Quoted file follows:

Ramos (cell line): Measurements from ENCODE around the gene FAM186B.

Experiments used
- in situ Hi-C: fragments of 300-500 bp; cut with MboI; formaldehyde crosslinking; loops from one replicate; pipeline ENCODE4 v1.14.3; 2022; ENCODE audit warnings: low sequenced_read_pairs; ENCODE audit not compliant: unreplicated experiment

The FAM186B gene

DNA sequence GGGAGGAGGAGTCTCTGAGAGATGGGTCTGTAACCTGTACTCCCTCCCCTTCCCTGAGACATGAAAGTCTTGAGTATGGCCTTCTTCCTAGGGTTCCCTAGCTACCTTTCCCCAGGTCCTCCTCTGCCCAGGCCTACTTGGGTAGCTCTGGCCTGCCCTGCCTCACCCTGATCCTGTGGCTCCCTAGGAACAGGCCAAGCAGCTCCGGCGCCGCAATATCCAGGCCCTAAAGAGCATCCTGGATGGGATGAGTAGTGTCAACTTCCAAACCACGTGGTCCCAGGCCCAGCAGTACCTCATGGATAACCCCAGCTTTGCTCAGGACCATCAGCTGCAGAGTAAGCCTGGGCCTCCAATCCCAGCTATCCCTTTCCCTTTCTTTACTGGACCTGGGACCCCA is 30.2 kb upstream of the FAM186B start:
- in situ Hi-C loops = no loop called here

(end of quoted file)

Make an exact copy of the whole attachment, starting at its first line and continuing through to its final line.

Ramos (cell line): Measurements from ENCODE around the gene FAM186B.

Experiments used
- in situ Hi-C: fragments of 300-500 bp; cut with MboI; formaldehyde crosslinking; loops from one replicate; pipeline ENCODE4 v1.14.3; 2022; ENCODE audit warnings: low sequenced_read_pairs; ENCODE audit not compliant: unreplicated experiment

The FAM186B gene

DNA sequence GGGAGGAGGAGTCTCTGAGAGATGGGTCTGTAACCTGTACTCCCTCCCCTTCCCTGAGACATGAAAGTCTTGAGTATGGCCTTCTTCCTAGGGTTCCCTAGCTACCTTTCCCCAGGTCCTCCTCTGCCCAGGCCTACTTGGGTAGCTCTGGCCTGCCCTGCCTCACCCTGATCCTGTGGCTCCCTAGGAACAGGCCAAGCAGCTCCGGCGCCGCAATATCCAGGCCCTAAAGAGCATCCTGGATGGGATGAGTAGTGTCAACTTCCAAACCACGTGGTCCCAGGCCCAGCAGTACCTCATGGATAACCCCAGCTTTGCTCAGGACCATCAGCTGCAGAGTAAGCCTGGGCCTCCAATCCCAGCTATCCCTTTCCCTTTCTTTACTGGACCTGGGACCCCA is 30.2 kb upstream of the FAM186B start:
- in situ Hi-C loops = no loop called here